I love ombre. So when I thought about making something easy and pretty to decorate a baby girl's room for a friend of mine due any day now, I knew I wanted pink.
I used yarn in 3 different shade of pink to give me my ombre effect, these Martha Stewart embellishments, and a wooden letter "L "(for Lainey) I found at Michael's.
I only applied glue to the backside, the top, and bottom of the letter. I would glue about three inches, then start wrapping, then add more glue as I moved up. I left the ends of the yarn long until the whole thing had dried. Then I trimmed them.
I added my embellishments, which have sticky tape on the back, and I was done!
The whole thing probably took about an hour and the longest part was waiting for the glue to dry.
I'm going to lean this up against her window on her dresser to add a little warmth and "girly" sweetness to her room. But how great would this look as decoration at a baby shower!
These coasters are a hit and pretty much everyone who receives a set says it's a great gift! You can use images of family members from the past and present which included those still alive and those who had passed. Those brought tears because of the memories the coasters has elicited and because some of the photos they had never seen. It's nice to know that such a simple and practical gift could be meaningful as well. After many, many,(many) mistakes and hours of frustration I finally perfected the technique and I'll share with you how to make the coasters.
The materials are relatively inexpensive, but they do take some time to make.
Here's what you'll need to begin :
* 4" Tile (uncoated). I picked mine up at Home Depot. The package says "Botticino" by Jeffery Court Inc.,(it might be called Giallo Sienna now) and it's travertine tumbled stone. They come in a pack of nine and I figured for every two or three that come out great, I should have an extra one in case the ink doesn't transfer well, which does happen (you can always sand the image off and try again). Also note that some packs come with one or two tiles that are too porous to use.
* Inexpensive fingernail polish remover (contains acetone and works better than straight acetone which we've tried). The generic one I get from Safeway works great..avoid any that say 100% acetone. The ink will transfer but mine came out looking flat and lacking in detail. Use a well ventilated room or better yet outside. The acetone from the nail polish remover is obnoxious as is the tile sealer. A mask helps too!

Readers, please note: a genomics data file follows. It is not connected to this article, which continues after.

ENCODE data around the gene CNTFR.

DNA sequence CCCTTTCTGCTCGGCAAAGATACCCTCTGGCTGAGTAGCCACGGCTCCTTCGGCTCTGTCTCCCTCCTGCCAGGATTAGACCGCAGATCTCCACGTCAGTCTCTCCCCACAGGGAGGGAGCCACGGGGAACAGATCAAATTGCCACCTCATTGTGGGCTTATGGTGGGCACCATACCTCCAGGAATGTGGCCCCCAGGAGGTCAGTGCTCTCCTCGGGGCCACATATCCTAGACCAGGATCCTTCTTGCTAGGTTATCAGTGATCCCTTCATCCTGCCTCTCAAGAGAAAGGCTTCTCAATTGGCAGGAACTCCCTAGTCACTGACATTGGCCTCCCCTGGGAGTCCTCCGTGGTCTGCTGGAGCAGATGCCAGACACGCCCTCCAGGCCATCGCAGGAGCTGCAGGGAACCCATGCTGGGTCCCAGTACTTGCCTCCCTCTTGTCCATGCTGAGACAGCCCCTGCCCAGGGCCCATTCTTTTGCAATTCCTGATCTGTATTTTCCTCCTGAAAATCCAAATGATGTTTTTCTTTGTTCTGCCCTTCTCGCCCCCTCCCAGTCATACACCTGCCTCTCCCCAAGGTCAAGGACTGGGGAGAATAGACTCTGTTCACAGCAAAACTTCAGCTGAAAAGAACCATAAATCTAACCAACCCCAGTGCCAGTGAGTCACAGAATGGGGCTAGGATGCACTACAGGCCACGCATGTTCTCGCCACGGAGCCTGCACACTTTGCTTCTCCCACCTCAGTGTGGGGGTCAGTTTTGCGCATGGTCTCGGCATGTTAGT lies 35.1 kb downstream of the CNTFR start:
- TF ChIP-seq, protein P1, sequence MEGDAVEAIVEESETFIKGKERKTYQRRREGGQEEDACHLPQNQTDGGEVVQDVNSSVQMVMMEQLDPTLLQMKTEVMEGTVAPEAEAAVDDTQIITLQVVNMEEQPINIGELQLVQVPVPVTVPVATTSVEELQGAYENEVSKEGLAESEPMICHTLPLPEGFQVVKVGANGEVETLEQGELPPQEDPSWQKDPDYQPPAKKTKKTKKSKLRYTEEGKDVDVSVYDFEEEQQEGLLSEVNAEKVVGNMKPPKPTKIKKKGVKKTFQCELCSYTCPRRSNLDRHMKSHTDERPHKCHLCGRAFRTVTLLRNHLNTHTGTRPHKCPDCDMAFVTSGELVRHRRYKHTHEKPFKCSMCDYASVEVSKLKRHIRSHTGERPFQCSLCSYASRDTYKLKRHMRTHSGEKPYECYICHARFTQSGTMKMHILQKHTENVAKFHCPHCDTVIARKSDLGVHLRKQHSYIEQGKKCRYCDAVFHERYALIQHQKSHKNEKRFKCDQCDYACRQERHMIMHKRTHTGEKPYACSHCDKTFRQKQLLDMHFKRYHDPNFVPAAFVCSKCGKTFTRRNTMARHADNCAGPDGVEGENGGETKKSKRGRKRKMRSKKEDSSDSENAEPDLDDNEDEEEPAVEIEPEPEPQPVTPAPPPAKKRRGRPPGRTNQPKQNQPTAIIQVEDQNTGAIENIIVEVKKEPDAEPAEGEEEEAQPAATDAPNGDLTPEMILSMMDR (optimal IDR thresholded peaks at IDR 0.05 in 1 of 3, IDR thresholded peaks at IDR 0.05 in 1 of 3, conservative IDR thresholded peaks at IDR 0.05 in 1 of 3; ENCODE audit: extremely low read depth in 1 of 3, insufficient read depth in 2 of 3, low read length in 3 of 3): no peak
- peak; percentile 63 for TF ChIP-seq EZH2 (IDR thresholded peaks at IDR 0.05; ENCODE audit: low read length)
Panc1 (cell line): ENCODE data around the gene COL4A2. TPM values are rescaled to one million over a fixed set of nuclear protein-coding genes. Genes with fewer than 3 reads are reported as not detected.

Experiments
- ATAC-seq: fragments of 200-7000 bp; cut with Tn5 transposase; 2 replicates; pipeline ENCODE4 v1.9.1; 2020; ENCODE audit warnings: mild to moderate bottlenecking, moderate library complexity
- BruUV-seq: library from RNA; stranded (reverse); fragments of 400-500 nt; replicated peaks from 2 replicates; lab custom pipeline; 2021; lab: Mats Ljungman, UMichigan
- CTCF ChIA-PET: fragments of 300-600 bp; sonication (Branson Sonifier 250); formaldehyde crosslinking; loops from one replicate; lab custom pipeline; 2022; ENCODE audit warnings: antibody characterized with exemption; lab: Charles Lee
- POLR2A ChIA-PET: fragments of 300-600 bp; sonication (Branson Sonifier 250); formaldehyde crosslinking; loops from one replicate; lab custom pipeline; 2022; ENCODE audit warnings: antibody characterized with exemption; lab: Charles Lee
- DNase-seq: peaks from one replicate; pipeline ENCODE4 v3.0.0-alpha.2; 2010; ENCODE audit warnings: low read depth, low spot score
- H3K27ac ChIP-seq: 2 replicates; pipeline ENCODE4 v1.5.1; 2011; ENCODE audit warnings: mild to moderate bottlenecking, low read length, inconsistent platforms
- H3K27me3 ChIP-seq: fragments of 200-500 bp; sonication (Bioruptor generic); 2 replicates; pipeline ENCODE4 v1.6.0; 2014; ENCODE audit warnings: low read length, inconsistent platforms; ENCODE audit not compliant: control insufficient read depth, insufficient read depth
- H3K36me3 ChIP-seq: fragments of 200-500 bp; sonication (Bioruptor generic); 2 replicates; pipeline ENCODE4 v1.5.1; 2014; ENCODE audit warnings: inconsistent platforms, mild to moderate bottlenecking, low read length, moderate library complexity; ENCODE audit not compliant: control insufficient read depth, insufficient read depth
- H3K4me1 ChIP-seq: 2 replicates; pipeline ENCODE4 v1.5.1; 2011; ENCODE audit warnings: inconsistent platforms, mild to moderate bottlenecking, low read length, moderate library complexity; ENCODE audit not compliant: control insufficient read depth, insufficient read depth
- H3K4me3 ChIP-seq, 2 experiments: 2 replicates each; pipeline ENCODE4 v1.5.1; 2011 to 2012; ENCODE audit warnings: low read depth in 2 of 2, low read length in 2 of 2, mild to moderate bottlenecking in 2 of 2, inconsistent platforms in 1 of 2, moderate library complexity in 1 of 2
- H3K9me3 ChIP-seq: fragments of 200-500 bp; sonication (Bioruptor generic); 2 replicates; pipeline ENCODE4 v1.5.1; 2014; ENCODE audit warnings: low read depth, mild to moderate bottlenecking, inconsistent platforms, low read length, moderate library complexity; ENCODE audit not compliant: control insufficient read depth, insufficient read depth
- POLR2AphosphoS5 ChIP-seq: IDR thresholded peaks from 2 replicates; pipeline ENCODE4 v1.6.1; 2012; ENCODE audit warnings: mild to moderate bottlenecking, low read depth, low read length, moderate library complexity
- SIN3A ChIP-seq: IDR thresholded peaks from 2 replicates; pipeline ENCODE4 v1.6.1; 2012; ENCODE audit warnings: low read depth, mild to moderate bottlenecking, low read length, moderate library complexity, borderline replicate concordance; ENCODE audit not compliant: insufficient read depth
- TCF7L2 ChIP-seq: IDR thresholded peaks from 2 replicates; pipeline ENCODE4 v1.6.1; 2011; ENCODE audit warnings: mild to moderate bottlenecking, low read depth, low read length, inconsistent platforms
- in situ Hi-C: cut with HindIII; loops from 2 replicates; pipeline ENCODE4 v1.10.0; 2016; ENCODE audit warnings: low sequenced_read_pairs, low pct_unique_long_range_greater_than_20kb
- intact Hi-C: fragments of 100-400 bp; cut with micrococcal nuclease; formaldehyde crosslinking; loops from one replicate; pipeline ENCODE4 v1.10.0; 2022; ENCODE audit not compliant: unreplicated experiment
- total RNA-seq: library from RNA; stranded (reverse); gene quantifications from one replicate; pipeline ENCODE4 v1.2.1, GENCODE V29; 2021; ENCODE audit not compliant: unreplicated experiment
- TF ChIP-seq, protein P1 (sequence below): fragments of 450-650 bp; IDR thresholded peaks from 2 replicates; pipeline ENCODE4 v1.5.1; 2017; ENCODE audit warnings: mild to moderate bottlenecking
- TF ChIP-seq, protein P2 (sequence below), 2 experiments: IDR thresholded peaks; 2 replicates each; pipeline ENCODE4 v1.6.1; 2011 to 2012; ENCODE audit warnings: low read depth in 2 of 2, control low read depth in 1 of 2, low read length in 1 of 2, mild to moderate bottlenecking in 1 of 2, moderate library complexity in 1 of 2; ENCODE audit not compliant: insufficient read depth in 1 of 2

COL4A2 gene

* a Bone folder (that thing in between the brush and polish remover). If you don't have one the back of a spoon, the blunt edge of a butter knife or anything like that works just fine. A bone folder is great if you ever make your own cards and need to create a fold down the middle without the paper getting creased. It has many uses and is worth buying. Michael's and most craft store carry them. You will be using the blunt end of the bone folder for this project.
* a foam brush (get 2 or three if you're doing a lot).
* colored copies from Kinkos**. I've tried ink jet prints from my computer and it doesn't work. Don't waste your time and money trying it. If you have a laser printer I don't know if it works or not. I'd make at least 3 copies of the same image as you may mess up and the last thing you'll want to do is make another trip to the print shop this time of the year! Also if your image is faint, up the contrast and saturation on the copier. Make sure you push the reverse or mirror image button on the copier. This way you won't have images or words showing up reversed on your coasters.
*~ Ink must be toner ink (ink jet or laser printer ink will not work).
*~I had a person mention that their local Kinko's just switched to laser color copies, so be sure to ask/call before printing your images.
*** Someone asked if you use regular or photo paper and all I can say is if you go to Kinkos use their color copier and use the paper they have in there. I never specify a paper but I think its their photo paper that is light like regular paper but smoother.
* a sheet of clear acetate (not pictured). You can pick one up at the print shop while you're making your copies. This is one of those items you really need as it protects the color copy from being rubbed off before the ink has had time to transfer.